In order to comprehend the exclusion and lack of influence given to indigenous peoples, one has to understand who is allowed to qualify as Native.
Story by Kateri David
Illustration by Annette Hui
I realized I was Cherokee the same way I came to understand myself as Polish: my parents told me and, gradually, I came to see my appearance as a consequence of descent. I felt steeped in a shared tribal history whenever I attended the Cherokee National Holiday powwows in Talequah, Oklahoma. I saw myself reflected in my grandmother’s ochre skin and broad nose.
Years later, as I was filling out the Free Application for Federal Student Aid (FAFSA), I discovered that my Cherokee racial identity – unlike my Polish ties – was quantified. In order to be recognized as Native American, I was required to submit proof of tribal enrollment. Issued by the Bureau of Indian Affairs, proof comes in the form of a non-laminated slip of paper resembling a social security card that lists one’s name, birthdate and “exact” percentage of their Cherokee blood, down to three decimal points.
Some say this system of constructing “Indian-ness” or tribal enrollment seems needlessly precise. Although federally recognized Native American tribes operate under a certain degree of autonomy, most indigenous people are still bound by blood quantum – a series of laws set by the federal government and former colonies to restrict tribal membership. As tribe members have children with non-members through each passing generation, the bloodline shifts and reduces tribal membership in turn.
When reflecting on Indigenous People’s Day, it is time to recognize the harm enacted by blood quantum law on identity and how it racializes the political. As David Wilkins says in “American Indian Politics and the American Political System,” “American Indian tribes are nations, not minorities.”
At the University of Texas at Austin, only 0.2% of the current student body is composed of self-identifying Native Americans, a virtually invisible group. However, making sense of our lack of influence on campus and in the nation (2% of the total population) requires an understanding of who is allowed to qualify as Native.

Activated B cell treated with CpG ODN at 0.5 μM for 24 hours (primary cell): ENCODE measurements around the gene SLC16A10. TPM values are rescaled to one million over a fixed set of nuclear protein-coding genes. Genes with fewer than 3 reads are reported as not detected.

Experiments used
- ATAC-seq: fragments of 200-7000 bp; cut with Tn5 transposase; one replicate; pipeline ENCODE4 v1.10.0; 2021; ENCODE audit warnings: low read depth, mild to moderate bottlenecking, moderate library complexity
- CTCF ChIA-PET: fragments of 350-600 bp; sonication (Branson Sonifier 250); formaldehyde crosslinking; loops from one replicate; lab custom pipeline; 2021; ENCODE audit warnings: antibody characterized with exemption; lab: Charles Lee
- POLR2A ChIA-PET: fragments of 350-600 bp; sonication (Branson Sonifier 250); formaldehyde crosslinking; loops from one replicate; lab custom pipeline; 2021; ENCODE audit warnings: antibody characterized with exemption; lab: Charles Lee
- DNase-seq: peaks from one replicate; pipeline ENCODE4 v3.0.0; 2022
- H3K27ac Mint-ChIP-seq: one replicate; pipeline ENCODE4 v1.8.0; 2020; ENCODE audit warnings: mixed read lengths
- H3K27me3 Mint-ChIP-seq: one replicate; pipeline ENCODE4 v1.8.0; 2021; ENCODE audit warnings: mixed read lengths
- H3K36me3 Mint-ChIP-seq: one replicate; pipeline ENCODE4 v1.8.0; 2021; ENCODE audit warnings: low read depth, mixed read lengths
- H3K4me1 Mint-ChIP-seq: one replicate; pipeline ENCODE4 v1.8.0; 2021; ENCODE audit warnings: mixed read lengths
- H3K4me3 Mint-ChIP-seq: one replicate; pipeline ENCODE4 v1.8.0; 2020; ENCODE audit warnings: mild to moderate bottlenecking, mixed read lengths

Although blood quantum is an artificial system created under settler colonialism and , (no North American tribe used blood quantum prior to the federal government’s legislation, most tribes in the United States have hauled this practice into the present day, albeit with slight modifications from tribe to tribe.
To enroll as a member of the Apache, one of the largest tribes in Texas, one would have to possess at least ⅛ degree of total Indian blood. For the Cherokee and Comanche tribes, the requirements are less stringent, asking only for proof of descent from ancestors listed on the Dawes Rolls.
Tribes in favor of blood quantum laws argue for their necessity in maintaining the tribe’s racial integrity. They “look upon those blood quantum as a way to preserve an already existing closed community that's very close and ... usually very culturally connected,” says Elizabeth Rule, a doctoral candidate at Brown University specializing in Native American studies.
On the other hand, UT anthropology professor Circe Strum argues that the conflation of ancestry with race leads to a hyper-focus on racial integrity that excludes certain groups. In “Race, Sovereignty, and Civil Rights: Understanding the Cherokee Freedmen Controversy,” Strum details the plight of the descendants of African Cherokee slaves once held by Cherokee slave owners. Since the Cherokee tribe does not require blood minimums, citizens can range from “full-bloods” to “1/4096.”
Though the policy of lineal descent has cultivated a vibrant, diverse community, it has also generated racial insecurities. Aware of how the “broader public racializes their status as an indigenous nation,” the Cherokee consistently deny citizenship to Cherokee freedmen on the basis of the racist “one-drop rule,” a regulation that classifies anyone with African ancestors as black and nothing else. Partially due to heavy colonial influence and imposed regulations, Cherokees fear that “racial dilution may threaten their political recognition and eventually their sovereignty,” Strum says.
For generations, and against their most valiant efforts, tribes across the North American continent have witnessed the disappearance of their people, land and culture. They have been gouged by genocide and relocation time and again. Now, we are faced with a mute but equally sinister violence in the form of blood quantum laws.
The hope is that, “over time, Indians would literally breed themselves out and rid the federal government of their legal duties to uphold treaty obligations,” Rule says. Indigenous People’s Day is about resistance, with many Natives being left with the choice of buying into a system and dying out, or rising up against it.